I think E. L. Moore had some outside-the-norm thinking in him even though he was deep in the older, folk-art-driven way of practicing model building construction. He treated construction article writing as a genre of fiction as opposed to simply being a prosaic instructional how-to (and we've seen sometimes the prosaic bent was forced on his work) - I have to admit I'd like to go deeper into that too. That, combined with a focus on simpler materials and construction methods, lead to some interesting models. Nothing Earth-shattering you might say, but if more people popped up with outside-the-box perspectives, it could add up to some new and interesting stuff. 

So, why did the Agent Provocateur recommend giving up on layouts? Here's my speculation, and this is my speculation: layouts are often underwhelming; they can do a poor job of communicating how we actually feel about the subject matter; their ability to simulate real operations has been far surpassed by computer simulations; they're stuck in the past; they're too associated with toys; they take too long to build (at least what's considered an acceptable North American one does) and then get trashed after years of work. Maybe it's just plain, old boredom, although, I agree with some of my points.***

Those videos the Agent recommended all had a common thread: the models were much larger than N or HO, probably into O and G and beyond. Even Elgin Park and Marwencol are into big size territory. Yes, size does matter, at least in this case :-) It makes the model more relatable and detailable. There's a sweet-spot where the model transforms from being a toy into something else, but if too large, it launches into spectacle territory. But, just switching to garden layout size doesn't immediately pop one out of toy territory. The thought and skill those artists put in makes all the difference, size is just one of the dimensions they put to use. I need to think about this some more.****

While I'm waiting for my lottery numbers to pay off, I figured I'd at least try some more free form stuff with the Alta Vista TC and maybe use the workshop as a small scale dream machine. Looking back on the LOL, it was fairly free-form, but in the end it had to go because it became too done and rigid, I couldn't see areas for further experimenting. Especially in creating scenes to photograph. Well, the big boys may need to lean on their starchitect crutches, but who needs that when you've got plastic and a lot of glue :-)

Plastic and glue: the paving material for the Alta Vista TC's Edward St..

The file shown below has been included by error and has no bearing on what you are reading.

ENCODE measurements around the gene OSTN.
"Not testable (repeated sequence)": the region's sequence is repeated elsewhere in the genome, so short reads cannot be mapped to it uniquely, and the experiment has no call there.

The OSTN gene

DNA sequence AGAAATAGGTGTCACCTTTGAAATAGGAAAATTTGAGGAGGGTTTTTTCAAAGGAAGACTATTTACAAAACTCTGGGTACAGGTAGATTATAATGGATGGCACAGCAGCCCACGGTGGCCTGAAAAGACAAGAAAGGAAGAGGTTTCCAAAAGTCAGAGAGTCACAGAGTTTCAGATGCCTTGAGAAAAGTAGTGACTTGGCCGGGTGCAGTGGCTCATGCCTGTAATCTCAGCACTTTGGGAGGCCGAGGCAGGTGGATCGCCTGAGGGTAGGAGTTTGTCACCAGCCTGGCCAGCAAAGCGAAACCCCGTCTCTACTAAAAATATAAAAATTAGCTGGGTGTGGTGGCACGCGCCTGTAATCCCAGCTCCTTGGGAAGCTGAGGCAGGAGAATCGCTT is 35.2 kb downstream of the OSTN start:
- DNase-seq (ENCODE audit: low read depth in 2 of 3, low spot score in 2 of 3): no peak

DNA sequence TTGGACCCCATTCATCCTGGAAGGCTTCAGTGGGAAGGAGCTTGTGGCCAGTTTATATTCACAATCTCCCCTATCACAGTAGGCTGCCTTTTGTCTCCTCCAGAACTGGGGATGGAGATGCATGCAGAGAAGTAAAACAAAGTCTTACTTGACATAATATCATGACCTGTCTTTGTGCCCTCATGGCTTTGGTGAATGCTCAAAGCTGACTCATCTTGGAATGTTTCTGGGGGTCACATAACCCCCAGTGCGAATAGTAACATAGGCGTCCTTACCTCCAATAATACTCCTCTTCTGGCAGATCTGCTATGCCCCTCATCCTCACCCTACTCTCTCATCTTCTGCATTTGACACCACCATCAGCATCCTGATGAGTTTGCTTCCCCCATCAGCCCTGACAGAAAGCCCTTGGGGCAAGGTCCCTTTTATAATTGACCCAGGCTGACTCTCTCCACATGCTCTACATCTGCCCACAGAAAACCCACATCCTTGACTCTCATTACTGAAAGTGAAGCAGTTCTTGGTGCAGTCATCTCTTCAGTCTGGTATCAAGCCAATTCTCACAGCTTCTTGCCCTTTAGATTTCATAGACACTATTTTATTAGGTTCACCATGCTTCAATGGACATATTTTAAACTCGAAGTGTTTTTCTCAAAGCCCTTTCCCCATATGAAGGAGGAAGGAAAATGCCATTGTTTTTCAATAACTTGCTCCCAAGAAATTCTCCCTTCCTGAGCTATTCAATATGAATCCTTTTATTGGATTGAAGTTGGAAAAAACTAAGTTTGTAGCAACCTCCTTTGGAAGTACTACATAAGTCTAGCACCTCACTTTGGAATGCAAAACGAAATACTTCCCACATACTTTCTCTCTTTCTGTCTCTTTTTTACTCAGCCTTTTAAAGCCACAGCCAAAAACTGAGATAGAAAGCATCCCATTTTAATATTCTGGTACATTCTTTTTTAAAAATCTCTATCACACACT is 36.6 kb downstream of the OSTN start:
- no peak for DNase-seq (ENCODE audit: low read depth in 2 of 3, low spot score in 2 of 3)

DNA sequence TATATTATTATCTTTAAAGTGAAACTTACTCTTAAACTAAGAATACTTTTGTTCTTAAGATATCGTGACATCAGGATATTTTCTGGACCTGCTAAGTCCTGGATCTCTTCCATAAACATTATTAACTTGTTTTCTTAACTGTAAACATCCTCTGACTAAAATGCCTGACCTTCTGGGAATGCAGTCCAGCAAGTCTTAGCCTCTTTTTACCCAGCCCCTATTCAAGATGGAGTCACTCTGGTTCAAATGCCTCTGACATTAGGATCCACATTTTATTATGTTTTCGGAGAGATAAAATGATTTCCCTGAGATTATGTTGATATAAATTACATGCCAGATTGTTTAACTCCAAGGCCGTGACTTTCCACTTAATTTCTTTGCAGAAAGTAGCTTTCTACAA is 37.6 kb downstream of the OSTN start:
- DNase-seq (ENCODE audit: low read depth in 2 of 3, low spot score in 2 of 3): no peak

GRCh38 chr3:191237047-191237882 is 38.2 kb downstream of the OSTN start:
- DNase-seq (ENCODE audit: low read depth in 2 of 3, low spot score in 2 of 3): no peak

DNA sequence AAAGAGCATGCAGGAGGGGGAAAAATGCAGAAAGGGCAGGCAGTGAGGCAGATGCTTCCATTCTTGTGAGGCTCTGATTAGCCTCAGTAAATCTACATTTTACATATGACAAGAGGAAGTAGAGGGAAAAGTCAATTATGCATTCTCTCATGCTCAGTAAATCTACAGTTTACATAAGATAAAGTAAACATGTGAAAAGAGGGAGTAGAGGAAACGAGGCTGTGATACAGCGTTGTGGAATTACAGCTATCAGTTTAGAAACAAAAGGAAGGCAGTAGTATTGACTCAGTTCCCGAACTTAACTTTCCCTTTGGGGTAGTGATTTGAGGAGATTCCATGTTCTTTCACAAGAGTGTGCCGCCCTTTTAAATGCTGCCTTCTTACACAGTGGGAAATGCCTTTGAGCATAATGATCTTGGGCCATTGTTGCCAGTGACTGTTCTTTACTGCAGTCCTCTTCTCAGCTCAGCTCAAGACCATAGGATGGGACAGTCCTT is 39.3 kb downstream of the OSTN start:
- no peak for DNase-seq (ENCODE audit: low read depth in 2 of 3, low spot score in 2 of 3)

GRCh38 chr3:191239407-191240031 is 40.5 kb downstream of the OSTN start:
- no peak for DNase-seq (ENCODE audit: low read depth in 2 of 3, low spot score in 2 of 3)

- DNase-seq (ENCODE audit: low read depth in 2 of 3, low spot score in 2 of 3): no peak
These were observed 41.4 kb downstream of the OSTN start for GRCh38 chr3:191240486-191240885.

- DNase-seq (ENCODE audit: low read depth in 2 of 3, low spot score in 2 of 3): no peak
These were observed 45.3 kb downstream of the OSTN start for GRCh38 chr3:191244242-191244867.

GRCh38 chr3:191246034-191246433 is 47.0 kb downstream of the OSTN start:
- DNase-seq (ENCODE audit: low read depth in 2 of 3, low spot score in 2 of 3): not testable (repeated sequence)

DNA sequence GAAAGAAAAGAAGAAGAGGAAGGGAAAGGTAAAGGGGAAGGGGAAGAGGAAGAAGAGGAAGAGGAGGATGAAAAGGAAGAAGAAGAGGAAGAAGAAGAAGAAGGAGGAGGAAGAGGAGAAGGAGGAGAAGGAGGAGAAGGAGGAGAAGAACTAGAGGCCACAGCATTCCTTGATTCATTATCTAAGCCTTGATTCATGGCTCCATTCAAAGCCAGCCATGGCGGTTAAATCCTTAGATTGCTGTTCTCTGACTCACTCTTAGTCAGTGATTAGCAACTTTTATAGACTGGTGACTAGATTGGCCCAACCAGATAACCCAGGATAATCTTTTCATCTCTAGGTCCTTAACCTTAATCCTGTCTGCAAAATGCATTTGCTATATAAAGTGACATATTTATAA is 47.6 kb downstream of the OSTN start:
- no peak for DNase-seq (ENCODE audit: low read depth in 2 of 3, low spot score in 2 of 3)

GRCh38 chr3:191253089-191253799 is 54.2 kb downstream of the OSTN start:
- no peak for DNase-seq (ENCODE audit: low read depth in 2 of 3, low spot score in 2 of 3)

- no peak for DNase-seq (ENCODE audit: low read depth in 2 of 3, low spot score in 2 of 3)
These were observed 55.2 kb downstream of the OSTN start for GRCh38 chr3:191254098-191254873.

I've been feeling that I want get some base scenery installed on the layout so it'll be in shape for staging scenes and taking photos. Edward St. is the long, main drag. Over on the left is a side street that turns off and goes down to the beach; it's modelled after Neville Park Blvd in that regard.
That's Stella's lower level on the corner. It was plonked down to get some sense of size. The roads have been compressed a bit so they don't take up to much space. Everything is made from sheets of styrene. The slightly raised sidewalk-curb-building areas are 0.040 inch sheet. They still need scoring for sidewalks and other detailing. 
The base had to be raised a bit and 1/8 inch foamboard, with its paper backing peeled off, was used for the job. Once the panels were covered with foam sheet, styrene sheets of various thicknesses were used to build up the roads and sidewalk areas. The roadway surrounding the track is a whole separate discussion that I'll come back to in another post.
Yeap, I did some two-fisted coffee drinking before getting started.
But I had to because peeling that foam board took lots of energy :-)
Including this post, the count's at 985. The next 15 will likely require copious amounts of coffee :-) And this'll be my last detour into the swamp - I'm heading back into traffic.
* I thought about shutting off commenting, but overall the discussions have been great, and I've often connected with fascinating people via the comments.
** My favourite model railroading magazine these days is Model Railway Journal when I can find it and feel flush enough to afford it.
*** A layout I like and is an inspiration is the Dublin O'Conner Street tramway built by the Railway Society of Ireland. It's featured in In the rare old time that appears in the December 2013 issue of Railway Modeller.
**** And you're right, all my commentary is likely wrong.